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These strangely captivating images are the photomontage project of Paris based photographer Seb Janiak. Named Minessis, which is a Greek word for imitation. To create each artwork Janiak scours antique stores and taxidermist shops to find examples of wings which he then photographs at extremely high resolution. The pieces are digitally edited and pieced together into flower-like forms (a sort of meta mimic of a mimic) which are then output as chromogenic prints measuring nearly 6 feet square. The Patternbank team are loving the beautiful irregular textures and colour patterns created in these amazing art pieces. See more of Seb Janiak’s inspirational work here.

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Showing Earth from above to inspire the Overview Effect, highlight human impact, and change the way we see our planet. This project was inspired, and derives its name, from an idea known as the Overview Effect. This term refers to the sensation astronauts have when given the opportunity to look down and view the Earth as a whole. They have the chance to appreciate our home in its entirety, to reflect on its beauty and its fragility all at once. To pre-order the new book go to Daily Overview.

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Fashion photographer Nick Knight has a real passion for the English Tea Rose and takes time out of his day to pick the blooms straight from his own garden, recording with a smartphone and uploading straight to Instagram. Patternbank love his whole feed which is full of fashion and art inspiration and would love to have a view into this garden full of beautiful roses. Nick Knight is a pioneer in the digital age with his fashion website Showstudio.

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Maria Svarbova - No Diving 01

These beautiful and serene photographs of Mária’s local swimming pool are utterly captivating. We love the calmness, the reflections in the water, the architecture and the overall painterly feel. She was born in 1988 in Slovakia. She finished her university studies of conservation – restoration and archeology. Check out more of her photographs on her website.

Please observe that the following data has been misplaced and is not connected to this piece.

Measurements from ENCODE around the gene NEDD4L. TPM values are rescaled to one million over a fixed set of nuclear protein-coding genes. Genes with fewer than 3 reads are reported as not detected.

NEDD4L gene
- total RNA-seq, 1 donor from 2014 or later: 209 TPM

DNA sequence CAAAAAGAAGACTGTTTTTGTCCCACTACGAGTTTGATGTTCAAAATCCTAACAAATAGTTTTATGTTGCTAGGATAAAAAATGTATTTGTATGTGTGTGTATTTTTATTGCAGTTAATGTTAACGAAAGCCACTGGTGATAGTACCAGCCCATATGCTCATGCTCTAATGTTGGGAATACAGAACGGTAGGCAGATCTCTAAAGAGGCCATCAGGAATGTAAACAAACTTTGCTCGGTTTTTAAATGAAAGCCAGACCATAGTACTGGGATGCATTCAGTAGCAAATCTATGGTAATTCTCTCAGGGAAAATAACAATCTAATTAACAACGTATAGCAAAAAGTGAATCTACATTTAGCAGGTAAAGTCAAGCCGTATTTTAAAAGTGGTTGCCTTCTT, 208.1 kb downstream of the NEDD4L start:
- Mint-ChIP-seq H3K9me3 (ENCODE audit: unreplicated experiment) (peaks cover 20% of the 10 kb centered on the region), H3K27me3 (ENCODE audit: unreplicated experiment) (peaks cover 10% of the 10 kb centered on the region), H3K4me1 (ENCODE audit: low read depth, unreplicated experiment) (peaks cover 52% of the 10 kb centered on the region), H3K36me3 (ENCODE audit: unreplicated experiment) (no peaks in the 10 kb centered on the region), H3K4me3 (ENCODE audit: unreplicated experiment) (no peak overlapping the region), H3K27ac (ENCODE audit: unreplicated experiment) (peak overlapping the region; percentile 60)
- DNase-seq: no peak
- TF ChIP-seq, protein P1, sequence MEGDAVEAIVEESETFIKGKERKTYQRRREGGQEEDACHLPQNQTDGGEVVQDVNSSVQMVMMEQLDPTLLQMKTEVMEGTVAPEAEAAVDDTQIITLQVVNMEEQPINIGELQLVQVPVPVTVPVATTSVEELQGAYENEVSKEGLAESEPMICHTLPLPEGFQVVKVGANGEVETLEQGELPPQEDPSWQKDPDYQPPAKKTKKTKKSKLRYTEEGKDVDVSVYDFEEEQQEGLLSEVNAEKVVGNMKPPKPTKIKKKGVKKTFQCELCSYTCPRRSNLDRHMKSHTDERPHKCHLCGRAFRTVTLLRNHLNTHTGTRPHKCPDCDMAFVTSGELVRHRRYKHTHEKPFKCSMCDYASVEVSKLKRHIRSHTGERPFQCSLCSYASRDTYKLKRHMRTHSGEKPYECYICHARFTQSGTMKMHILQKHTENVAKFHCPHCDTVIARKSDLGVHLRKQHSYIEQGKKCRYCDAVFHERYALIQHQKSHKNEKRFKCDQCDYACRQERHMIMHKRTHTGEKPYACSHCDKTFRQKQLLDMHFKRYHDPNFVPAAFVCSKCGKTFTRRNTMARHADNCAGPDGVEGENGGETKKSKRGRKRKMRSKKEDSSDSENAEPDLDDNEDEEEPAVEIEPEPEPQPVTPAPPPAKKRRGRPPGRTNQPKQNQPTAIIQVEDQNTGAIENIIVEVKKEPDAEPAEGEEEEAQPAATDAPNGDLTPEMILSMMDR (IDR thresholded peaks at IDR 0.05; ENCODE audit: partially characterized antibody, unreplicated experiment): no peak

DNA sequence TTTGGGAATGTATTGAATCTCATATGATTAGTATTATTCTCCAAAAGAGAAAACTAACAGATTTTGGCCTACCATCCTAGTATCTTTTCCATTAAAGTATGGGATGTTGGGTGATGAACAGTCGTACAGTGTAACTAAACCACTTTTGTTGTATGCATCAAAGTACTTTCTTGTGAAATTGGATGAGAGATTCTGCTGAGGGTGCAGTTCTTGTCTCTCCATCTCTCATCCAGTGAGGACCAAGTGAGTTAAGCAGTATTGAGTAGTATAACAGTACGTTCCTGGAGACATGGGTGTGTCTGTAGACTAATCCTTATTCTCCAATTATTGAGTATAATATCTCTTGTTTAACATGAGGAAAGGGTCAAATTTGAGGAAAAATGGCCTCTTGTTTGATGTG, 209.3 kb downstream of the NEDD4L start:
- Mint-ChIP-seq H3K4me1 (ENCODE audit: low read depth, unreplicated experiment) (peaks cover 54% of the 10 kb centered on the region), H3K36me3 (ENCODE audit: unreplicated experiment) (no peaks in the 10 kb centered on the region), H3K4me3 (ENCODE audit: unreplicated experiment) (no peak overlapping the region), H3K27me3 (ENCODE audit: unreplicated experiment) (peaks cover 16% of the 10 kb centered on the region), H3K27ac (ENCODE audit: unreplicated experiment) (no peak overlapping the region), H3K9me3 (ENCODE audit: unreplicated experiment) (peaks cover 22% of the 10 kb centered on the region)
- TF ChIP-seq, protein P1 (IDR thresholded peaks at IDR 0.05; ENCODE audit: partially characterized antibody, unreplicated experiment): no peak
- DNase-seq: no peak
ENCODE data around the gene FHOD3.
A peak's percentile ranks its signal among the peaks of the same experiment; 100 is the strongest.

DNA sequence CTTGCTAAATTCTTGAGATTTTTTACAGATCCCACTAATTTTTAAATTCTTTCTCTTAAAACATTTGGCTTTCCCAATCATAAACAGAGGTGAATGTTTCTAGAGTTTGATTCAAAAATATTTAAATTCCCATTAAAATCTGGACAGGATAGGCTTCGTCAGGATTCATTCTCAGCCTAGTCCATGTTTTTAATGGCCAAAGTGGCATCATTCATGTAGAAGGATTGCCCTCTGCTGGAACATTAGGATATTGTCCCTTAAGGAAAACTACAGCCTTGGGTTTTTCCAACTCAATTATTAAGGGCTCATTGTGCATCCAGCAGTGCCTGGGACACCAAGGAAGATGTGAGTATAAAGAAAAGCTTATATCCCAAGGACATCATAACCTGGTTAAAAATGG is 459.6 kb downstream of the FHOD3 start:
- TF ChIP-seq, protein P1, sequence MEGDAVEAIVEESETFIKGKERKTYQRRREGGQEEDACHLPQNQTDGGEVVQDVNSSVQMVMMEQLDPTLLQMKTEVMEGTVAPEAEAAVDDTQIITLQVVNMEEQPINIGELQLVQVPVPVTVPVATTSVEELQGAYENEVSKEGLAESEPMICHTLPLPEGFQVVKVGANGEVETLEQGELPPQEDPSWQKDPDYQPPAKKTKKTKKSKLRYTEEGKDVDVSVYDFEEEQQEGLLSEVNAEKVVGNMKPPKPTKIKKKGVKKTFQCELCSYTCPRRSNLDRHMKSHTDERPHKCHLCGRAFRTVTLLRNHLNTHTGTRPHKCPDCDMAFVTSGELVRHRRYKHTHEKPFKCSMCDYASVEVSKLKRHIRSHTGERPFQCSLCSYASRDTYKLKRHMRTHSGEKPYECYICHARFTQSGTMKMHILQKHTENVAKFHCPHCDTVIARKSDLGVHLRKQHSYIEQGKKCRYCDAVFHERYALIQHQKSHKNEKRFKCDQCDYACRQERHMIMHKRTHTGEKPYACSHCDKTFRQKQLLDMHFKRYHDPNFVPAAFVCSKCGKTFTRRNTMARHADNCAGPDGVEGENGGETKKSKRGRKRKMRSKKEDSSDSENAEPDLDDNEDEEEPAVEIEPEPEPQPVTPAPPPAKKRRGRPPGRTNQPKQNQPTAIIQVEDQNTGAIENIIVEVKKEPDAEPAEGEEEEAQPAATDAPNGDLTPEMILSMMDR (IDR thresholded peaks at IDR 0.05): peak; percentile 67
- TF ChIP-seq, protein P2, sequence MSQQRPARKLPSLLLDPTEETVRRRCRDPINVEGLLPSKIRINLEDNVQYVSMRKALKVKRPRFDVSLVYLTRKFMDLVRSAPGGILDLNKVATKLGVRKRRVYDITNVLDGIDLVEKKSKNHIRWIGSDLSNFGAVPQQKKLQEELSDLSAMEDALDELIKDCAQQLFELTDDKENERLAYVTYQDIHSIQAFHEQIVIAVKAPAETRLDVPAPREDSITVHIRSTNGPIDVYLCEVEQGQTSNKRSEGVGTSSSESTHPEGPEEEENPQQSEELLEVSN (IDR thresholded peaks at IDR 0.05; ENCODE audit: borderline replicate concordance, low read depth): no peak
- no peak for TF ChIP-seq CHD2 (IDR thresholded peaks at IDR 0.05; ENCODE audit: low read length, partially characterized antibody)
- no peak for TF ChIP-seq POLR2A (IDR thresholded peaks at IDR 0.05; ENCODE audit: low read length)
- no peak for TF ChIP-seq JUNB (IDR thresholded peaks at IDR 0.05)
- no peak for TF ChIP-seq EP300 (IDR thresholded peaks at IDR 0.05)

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The Patternbank Team bring you the key Print Trends from the Spring and Summer 2017, Menswear Catwalk shows alongside some great designs from The Patternbank Online Textile Studio. Check out more of our Spring/Summer 2017 prints at The Patternbank Studio.

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FLORAL OUTLINE » Antonio Marras / Boglioli / Emporio Armani / Marni / Paul & Joe / Emporio Armani / Papavre Field by Vivienne Kristof / Silhouette Floral by Camilla Coelho

Designs available to buy on The Patternbank Studio, Catwalk images via Vogue.com

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Pawel Nolbert, a graphic artist from Poland has a vision of the world that is one of bright popping colours and distorting reality, sometimes juxtaposing images to unusual effect, in his words, “We construct our reality in our own way. We do that everyday on our instagrams, blogs and other carefully curated outlets. Knowing that the world around us doesn’t look like this, we somehow want to believe that all those often extremely filtered and post-processed images in our IG stream are actually the real thing.” Check out Nolbert’s Instagram hello colour for a peak into his colourful world.

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Check out round two of the #GucciGram Project, celebrating Gucci’s Tian print. In this series, Asian artists have interpreted the Tian pattern, which literally translates as “sky” or “Heaven” which Gucci illustrated with a flower and bird. “#GucciGram is a starting point to tell different stories, which are all united by a great freedom. Today creativity is often born and finds its voice in digital media, vital source of visual culture.” Alessandro Michele. This campaign is running on all Gucci’s social channels and on Gucci’s website, see more here.

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Writer and artist Christopher Russell works in mixed-media to create these mysterious and sometimes dark artworks. Working from his studio, a converted garage just outside Los Angeles Russell begins by capturing photographs of ruined and abandoned spaces or wild landscapes and then manipulates them digitally before scratching patterns and images into their surfaces with a razor. Check out more of his work at russellarchive.com